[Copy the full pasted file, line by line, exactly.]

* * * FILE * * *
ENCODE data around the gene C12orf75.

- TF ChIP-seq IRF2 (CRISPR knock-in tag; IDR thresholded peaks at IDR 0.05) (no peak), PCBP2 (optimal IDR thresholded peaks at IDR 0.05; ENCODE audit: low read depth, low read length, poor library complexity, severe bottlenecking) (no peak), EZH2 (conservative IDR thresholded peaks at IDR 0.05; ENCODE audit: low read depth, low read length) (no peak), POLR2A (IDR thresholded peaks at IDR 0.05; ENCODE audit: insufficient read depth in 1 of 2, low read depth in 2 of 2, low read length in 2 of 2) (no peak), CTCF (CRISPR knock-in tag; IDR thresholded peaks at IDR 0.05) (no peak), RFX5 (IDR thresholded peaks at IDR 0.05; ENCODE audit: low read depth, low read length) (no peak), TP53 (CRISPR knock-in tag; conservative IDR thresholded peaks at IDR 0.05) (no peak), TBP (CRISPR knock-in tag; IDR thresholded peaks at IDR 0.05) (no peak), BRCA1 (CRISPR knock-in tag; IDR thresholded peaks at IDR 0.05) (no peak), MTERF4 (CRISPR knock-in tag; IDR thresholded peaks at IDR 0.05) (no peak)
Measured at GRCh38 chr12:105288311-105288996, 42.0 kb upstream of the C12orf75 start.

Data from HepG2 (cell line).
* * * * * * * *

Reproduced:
ENCODE data around the gene C12orf75.

- TF ChIP-seq IRF2 (CRISPR knock-in tag; IDR thresholded peaks at IDR 0.05) (no peak), PCBP2 (optimal IDR thresholded peaks at IDR 0.05; ENCODE audit: low read depth, low read length, poor library complexity, severe bottlenecking) (no peak), EZH2 (conservative IDR thresholded peaks at IDR 0.05; ENCODE audit: low read depth, low read length) (no peak), POLR2A (IDR thresholded peaks at IDR 0.05; ENCODE audit: insufficient read depth in 1 of 2, low read depth in 2 of 2, low read length in 2 of 2) (no peak), CTCF (CRISPR knock-in tag; IDR thresholded peaks at IDR 0.05) (no peak), RFX5 (IDR thresholded peaks at IDR 0.05; ENCODE audit: low read depth, low read length) (no peak), TP53 (CRISPR knock-in tag; conservative IDR thresholded peaks at IDR 0.05) (no peak), TBP (CRISPR knock-in tag; IDR thresholded peaks at IDR 0.05) (no peak), BRCA1 (CRISPR knock-in tag; IDR thresholded peaks at IDR 0.05) (no peak), MTERF4 (CRISPR knock-in tag; IDR thresholded peaks at IDR 0.05) (no peak)
Measured at GRCh38 chr12:105288311-105288996, 42.0 kb upstream of the C12orf75 start.

Data from HepG2 (cell line).